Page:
Current generative AI models, whether textual or graphical, still face significant challenges when it comes to maintaining context. While they can remember things within a single session, these models are quick to forget once the session is lost or a new one starts, necessitating the need to prompt them with relevant details all over again.
For instance, if I’m using GPT–4 to brainstorm marketing strategies for the launch of a new feature but fail to save the conversation or simply lose it, ChatGPT will not recall the context I’ve already shared. Details such as my business description or my target audience profiles will need to be re–provided when I approach OpenAI for help with launching another feature.
Custom instructions do offer some level of control over how ChatGPT responds, allowing you to set your preferences and have them remembered for future conversations. I’m not particularly fond of this feature, given that it requires you to prepare in advance by laying out as much context as possible up–front. This feels like a chore, detracting from the overall magic of the experience. It would be far more beneficial, I believe, if the model could summarize key points at the end of a conversation and store them as “core memories.” Ideally, it should learn from our conversations, but this seems unfeasible due to the immense context window needed for the model to retain everything we discuss, or the impracticality of retraining a personalized model for each user.
Another possible solution to the context problem is the implementation of integrations. For instance, an AI–driven sales manager could learn about your customers and product by linking it to your Google account and accessing your past emails. And integrations will be a huge game–changer in the world of large language models, opening up incredible opportunities for startups. When a company like Google launches an AI assistant, that assistant is limited to operating solely within Google. But imagine an independent assistant that could seamlessly integrate with other platforms. It could pull brand assets from your cloud storage, whip up UI mockups in Figma, and then send them over to an AI programmer to code the frontend.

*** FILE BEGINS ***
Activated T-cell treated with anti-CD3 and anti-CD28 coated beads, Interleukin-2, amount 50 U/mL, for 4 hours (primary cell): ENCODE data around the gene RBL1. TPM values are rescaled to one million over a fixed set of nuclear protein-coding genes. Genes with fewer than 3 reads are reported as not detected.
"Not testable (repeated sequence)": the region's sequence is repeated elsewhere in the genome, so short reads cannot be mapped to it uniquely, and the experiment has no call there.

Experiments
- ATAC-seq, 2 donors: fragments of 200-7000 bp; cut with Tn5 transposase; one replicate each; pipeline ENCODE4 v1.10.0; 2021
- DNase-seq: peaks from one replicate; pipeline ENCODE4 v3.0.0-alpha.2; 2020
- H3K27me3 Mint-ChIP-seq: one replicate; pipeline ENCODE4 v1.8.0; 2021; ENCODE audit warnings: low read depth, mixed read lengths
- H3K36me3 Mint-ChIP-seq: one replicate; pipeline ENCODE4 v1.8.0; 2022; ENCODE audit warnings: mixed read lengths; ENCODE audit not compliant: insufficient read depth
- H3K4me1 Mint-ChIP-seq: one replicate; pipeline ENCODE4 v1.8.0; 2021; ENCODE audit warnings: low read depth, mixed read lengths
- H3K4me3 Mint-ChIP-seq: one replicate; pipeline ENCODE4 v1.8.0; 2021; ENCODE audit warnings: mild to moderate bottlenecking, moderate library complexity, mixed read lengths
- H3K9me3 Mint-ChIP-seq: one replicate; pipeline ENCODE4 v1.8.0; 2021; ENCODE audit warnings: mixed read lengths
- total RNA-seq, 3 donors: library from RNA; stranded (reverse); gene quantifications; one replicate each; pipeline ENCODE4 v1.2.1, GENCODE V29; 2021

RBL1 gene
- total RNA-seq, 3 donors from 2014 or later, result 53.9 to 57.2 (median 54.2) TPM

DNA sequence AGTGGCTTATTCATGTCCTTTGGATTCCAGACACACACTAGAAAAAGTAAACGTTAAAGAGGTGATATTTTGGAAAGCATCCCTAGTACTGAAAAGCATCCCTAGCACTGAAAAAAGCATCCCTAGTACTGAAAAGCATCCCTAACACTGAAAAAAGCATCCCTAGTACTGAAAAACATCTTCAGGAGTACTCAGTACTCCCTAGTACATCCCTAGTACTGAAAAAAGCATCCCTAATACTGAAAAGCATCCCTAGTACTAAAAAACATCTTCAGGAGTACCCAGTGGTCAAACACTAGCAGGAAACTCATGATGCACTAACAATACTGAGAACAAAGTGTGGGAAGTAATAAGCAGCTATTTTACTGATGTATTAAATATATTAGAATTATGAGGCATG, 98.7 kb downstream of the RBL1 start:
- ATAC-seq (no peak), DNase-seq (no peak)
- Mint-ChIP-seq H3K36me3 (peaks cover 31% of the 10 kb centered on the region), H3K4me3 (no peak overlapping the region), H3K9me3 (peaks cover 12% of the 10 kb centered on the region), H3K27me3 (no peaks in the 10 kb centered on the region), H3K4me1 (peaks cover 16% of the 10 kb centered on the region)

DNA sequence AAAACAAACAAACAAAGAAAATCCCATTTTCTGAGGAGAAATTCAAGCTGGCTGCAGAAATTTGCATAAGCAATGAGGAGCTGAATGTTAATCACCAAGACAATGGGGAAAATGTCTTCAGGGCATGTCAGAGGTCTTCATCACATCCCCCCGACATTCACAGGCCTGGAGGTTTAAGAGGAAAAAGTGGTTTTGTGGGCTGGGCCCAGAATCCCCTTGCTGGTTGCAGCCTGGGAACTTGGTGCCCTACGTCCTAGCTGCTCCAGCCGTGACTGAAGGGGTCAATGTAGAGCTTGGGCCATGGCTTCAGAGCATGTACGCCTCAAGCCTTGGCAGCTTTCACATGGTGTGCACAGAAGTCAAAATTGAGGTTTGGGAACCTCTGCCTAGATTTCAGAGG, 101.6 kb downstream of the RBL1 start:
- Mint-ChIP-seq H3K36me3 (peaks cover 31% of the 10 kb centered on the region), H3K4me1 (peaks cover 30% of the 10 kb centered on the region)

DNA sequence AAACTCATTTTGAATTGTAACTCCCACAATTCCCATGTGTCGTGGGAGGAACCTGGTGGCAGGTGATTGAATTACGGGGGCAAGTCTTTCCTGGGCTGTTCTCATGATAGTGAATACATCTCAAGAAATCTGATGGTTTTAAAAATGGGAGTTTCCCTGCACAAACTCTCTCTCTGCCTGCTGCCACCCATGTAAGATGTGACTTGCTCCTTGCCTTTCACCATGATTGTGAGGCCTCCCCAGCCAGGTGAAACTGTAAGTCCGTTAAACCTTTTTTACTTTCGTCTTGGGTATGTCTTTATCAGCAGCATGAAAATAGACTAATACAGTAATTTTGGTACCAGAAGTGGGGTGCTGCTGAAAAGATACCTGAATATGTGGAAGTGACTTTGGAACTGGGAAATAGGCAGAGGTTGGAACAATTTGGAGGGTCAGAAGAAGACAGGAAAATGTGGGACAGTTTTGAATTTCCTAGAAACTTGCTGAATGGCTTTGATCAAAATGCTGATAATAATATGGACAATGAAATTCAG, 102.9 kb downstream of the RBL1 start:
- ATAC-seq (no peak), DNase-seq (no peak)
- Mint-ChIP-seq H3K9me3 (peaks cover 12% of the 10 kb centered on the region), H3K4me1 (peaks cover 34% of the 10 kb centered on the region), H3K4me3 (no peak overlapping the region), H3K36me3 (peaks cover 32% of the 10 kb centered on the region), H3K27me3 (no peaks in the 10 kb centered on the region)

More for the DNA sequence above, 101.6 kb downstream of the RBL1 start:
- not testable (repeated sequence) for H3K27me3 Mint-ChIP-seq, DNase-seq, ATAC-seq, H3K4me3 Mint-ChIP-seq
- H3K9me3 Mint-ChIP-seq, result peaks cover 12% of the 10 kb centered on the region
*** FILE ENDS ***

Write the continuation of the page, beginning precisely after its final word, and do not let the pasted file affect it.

This kind of cross–functionality is currently unachievable with the walled garden approach favored by large corporations, but it represents a significant potential avenue for disruption by generative AI. OpenAI knows this, too. You can tell by their recent announcement of the ChatGPT Enterprise offering. One notable feature under development is customization, which will allow companies to securely augment ChatGPT's knowledge base with their own data through integration with existing applications. I think this is a sound strategic direction.
Hey, where’s our weekly digest? Don’t worry—this week is a departure from our usual focus. Tech IPO season seems to finally be back, so we’re going to give it a quick look.
You may think that startups going public is irrelevant to our usual discussion on early–stage ventures. I beg to differ. Exits, after all, are a pivotal endgame for many founders and investors. It’s a symbiotic relationship: while the early–stage landscape can forecast the trajectory of public markets, those very public markets reciprocally impact the landscape for startups.
After a drought of 18 months since the last significant tech IPO, we suddenly have three. This is a huge change!
The companies spearheading this movement are:
- Arm, which designs semiconductor chips found in 99% of premium smartphones.
- Instacart, the on–demand grocery delivery service.
- Klaviyo, a developer of marketing automation tools, complete with email, SMS, and push notification capabilities.
For anyone dissecting IPOs, it’s standard to scrutinize the S–1 documents that companies file with the U.S. Securities and Exchange Commission. These documents are exhaustive dossiers revealing a company’s financial health and strategic intent, effectively serving as their IPO announcement. They’re not the most riveting reads, so I’ve distilled their essence for you. (I’ll omit Arm from this analysis—semiconductors are beyond my wheelhouse, and the firm can hardly be called a startup.)
Here’s the S–1 if you want to read it. Instacart serves as a great example of what one might call a “zero–interest–rate startup.” Originating in 2012, the company embraced the capital–intensive model, reminiscent of Uber. Known for burning through investor funds, Instacart has amassed a staggering $2.9 billion over 19 funding rounds. However, in stark contrast to Uber, which went public in 2019 without profitability, Instacart adapted to market expectations. As of the first half of 2023, it boasts a positive cash flow, with $235 million in operating income and $242 million in FCF.
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